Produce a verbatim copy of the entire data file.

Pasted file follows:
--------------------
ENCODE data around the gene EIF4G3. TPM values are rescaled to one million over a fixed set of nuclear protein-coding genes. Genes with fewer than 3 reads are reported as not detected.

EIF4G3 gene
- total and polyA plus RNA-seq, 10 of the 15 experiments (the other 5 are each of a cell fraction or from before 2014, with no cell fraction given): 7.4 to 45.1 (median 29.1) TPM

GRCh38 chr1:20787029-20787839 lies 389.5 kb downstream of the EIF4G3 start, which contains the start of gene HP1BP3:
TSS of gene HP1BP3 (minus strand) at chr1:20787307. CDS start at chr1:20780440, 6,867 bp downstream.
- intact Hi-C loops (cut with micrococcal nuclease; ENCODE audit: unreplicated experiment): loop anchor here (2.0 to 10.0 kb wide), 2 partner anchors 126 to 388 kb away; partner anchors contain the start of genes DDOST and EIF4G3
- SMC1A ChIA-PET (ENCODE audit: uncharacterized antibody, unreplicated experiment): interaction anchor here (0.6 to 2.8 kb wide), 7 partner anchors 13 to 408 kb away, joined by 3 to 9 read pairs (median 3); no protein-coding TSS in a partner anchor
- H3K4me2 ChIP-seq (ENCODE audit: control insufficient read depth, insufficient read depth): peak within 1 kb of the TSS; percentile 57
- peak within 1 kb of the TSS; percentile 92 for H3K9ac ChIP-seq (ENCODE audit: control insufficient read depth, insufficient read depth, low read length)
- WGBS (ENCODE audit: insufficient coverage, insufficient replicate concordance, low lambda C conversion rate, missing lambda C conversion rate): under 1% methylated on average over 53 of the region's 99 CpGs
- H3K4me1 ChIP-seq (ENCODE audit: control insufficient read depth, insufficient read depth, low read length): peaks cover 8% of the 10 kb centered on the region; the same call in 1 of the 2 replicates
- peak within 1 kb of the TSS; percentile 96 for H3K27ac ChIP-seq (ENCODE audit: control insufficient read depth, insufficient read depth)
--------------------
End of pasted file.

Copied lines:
ENCODE data around the gene EIF4G3. TPM values are rescaled to one million over a fixed set of nuclear protein-coding genes. Genes with fewer than 3 reads are reported as not detected.

EIF4G3 gene
- total and polyA plus RNA-seq, 10 of the 15 experiments (the other 5 are each of a cell fraction or from before 2014, with no cell fraction given): 7.4 to 45.1 (median 29.1) TPM

GRCh38 chr1:20787029-20787839 lies 389.5 kb downstream of the EIF4G3 start, which contains the start of gene HP1BP3:
TSS of gene HP1BP3 (minus strand) at chr1:20787307. CDS start at chr1:20780440, 6,867 bp downstream.
- intact Hi-C loops (cut with micrococcal nuclease; ENCODE audit: unreplicated experiment): loop anchor here (2.0 to 10.0 kb wide), 2 partner anchors 126 to 388 kb away; partner anchors contain the start of genes DDOST and EIF4G3
- SMC1A ChIA-PET (ENCODE audit: uncharacterized antibody, unreplicated experiment): interaction anchor here (0.6 to 2.8 kb wide), 7 partner anchors 13 to 408 kb away, joined by 3 to 9 read pairs (median 3); no protein-coding TSS in a partner anchor
- H3K4me2 ChIP-seq (ENCODE audit: control insufficient read depth, insufficient read depth): peak within 1 kb of the TSS; percentile 57
- peak within 1 kb of the TSS; percentile 92 for H3K9ac ChIP-seq (ENCODE audit: control insufficient read depth, insufficient read depth, low read length)
- WGBS (ENCODE audit: insufficient coverage, insufficient replicate concordance, low lambda C conversion rate, missing lambda C conversion rate): under 1% methylated on average over 53 of the region's 99 CpGs
- H3K4me1 ChIP-seq (ENCODE audit: control insufficient read depth, insufficient read depth, low read length): peaks cover 8% of the 10 kb centered on the region; the same call in 1 of the 2 replicates
- peak within 1 kb of the TSS; percentile 96 for H3K27ac ChIP-seq (ENCODE audit: control insufficient read depth, insufficient read depth)